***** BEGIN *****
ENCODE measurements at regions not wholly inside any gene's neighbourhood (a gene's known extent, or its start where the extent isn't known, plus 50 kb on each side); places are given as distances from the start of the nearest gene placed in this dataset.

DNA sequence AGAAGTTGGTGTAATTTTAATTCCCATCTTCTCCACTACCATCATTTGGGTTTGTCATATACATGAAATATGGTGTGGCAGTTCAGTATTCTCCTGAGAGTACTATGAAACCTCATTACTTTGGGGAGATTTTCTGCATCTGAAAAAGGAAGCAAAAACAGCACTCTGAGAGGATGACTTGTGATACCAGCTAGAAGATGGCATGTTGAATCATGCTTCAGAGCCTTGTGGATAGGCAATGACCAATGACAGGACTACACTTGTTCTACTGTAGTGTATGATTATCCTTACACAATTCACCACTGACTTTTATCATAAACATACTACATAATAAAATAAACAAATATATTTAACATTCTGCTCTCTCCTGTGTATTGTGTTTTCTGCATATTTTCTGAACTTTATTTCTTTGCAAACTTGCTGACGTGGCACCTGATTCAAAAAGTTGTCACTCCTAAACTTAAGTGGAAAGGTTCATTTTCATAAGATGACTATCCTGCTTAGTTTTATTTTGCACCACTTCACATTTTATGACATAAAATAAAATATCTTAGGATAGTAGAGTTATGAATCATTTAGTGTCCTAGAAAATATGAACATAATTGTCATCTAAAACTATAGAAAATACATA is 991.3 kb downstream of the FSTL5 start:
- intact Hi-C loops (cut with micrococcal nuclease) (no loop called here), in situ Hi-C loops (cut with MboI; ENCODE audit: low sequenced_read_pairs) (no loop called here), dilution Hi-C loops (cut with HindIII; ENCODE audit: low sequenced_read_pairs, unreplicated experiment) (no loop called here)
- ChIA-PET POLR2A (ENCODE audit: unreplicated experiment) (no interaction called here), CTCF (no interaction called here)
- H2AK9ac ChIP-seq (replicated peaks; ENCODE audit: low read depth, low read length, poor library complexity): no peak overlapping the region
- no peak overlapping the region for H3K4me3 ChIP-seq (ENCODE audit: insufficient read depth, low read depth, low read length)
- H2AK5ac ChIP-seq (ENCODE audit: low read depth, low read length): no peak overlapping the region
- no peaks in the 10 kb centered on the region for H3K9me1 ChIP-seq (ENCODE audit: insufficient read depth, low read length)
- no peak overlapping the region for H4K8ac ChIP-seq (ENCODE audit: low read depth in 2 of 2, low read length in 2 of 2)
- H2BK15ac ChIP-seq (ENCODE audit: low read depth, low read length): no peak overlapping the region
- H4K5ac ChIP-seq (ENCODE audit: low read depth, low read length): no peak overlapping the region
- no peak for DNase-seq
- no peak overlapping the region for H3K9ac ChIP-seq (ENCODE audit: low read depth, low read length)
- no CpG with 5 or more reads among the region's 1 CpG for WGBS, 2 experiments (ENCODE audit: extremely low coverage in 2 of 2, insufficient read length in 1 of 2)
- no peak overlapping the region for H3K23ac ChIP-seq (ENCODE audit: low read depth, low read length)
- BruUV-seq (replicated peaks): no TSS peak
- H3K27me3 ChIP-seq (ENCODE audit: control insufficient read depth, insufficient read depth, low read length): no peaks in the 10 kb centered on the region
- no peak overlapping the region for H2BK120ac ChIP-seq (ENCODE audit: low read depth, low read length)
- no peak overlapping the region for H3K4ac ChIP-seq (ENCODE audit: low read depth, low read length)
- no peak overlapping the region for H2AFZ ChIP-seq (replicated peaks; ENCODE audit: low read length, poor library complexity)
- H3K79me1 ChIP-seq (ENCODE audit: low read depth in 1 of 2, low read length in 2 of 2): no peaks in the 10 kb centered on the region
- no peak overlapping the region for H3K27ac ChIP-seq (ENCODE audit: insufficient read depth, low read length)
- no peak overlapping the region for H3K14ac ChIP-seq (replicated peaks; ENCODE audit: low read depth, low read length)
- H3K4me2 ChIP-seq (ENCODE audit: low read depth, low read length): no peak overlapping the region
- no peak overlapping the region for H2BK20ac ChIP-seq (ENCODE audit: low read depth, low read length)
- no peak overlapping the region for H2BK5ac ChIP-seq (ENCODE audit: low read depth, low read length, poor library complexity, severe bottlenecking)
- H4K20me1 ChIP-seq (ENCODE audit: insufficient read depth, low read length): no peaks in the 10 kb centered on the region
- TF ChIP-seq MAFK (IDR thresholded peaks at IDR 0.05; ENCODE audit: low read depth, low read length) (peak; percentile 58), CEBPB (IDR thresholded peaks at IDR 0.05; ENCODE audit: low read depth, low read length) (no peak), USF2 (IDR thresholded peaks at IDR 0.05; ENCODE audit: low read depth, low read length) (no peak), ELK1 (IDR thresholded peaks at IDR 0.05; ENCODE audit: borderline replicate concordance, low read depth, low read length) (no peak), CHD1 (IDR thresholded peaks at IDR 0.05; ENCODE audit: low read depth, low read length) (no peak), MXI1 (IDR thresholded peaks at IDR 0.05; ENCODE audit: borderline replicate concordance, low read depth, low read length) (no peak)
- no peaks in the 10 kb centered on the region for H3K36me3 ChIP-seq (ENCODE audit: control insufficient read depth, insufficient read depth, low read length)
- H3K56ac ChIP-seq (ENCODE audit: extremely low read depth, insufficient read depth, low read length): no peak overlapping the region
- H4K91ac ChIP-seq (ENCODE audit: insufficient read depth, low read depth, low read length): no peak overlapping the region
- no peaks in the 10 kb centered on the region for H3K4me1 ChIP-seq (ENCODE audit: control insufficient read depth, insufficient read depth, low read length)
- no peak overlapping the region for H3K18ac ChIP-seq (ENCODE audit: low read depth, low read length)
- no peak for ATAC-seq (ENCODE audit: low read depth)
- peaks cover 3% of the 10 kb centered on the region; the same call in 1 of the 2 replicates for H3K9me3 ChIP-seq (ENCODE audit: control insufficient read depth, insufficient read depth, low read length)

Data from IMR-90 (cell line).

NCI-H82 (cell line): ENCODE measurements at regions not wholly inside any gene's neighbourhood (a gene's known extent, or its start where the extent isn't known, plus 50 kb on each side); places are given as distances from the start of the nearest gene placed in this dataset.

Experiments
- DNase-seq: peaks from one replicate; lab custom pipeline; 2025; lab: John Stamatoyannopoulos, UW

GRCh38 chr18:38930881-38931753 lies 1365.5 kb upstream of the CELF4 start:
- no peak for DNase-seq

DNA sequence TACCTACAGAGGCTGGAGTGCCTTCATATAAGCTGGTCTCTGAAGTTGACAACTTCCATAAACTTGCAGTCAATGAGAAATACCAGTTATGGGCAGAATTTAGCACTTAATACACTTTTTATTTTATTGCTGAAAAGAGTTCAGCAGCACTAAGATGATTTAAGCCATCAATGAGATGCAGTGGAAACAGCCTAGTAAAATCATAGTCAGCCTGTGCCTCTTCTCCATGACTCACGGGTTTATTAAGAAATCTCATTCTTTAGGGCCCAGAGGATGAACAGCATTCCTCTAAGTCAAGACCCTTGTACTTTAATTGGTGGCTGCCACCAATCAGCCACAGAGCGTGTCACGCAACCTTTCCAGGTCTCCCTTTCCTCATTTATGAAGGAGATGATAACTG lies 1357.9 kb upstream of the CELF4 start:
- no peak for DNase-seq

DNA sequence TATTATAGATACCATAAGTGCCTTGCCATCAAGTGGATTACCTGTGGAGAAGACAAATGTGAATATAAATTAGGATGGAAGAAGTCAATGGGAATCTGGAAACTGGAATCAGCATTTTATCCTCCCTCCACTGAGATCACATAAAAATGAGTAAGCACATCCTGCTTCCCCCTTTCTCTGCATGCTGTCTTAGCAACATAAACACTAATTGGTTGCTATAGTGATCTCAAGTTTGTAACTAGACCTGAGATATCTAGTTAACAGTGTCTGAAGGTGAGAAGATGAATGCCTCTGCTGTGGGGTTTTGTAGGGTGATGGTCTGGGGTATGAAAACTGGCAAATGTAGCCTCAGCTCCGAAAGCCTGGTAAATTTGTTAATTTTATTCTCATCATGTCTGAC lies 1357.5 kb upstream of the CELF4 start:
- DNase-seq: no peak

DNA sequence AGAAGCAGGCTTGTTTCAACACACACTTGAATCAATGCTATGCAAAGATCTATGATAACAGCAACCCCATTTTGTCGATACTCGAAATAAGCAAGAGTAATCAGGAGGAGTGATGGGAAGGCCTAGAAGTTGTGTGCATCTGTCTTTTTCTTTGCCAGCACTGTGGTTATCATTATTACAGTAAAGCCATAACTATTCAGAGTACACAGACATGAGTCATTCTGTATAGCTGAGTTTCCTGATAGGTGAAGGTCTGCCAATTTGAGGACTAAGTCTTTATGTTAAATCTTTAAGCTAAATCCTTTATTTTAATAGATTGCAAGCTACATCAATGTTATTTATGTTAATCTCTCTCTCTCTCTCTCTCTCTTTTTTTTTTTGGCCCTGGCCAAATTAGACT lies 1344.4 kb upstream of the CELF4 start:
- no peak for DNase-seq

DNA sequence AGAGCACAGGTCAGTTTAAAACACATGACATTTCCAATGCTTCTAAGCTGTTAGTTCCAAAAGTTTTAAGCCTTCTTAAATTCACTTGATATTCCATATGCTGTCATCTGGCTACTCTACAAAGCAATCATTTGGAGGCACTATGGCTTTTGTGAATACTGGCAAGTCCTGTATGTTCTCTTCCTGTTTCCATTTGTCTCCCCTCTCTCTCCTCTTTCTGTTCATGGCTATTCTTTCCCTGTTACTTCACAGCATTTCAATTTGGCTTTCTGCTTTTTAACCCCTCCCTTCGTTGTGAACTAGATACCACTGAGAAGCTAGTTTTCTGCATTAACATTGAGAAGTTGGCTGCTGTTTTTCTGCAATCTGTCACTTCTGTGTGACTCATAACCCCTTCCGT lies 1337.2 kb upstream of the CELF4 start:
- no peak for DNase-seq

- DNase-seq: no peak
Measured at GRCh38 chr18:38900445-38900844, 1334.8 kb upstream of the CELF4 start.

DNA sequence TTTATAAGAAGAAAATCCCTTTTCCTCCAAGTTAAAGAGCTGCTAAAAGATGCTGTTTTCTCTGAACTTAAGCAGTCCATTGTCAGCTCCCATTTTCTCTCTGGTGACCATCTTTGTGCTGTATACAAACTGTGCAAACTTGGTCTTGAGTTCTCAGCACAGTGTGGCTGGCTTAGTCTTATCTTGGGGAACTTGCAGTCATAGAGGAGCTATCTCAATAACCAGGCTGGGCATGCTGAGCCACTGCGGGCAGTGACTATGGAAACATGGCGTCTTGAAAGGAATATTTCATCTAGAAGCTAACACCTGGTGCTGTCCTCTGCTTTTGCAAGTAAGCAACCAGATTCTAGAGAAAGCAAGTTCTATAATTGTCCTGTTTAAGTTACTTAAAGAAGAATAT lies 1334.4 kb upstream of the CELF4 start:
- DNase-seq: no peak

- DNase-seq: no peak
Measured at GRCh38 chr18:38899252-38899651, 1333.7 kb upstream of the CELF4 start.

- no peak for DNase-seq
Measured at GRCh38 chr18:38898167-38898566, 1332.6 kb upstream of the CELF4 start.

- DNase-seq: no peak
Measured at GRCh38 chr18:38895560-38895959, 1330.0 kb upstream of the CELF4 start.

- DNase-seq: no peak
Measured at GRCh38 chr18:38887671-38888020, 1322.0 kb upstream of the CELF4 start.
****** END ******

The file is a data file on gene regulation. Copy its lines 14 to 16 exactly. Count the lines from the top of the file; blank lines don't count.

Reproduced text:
- no CpG with 5 or more reads among the region's 1 CpG for WGBS, 2 experiments (ENCODE audit: extremely low coverage in 2 of 2, insufficient read length in 1 of 2)
- no peak overlapping the region for H3K23ac ChIP-seq (ENCODE audit: low read depth, low read length)
- BruUV-seq (replicated peaks): no TSS peak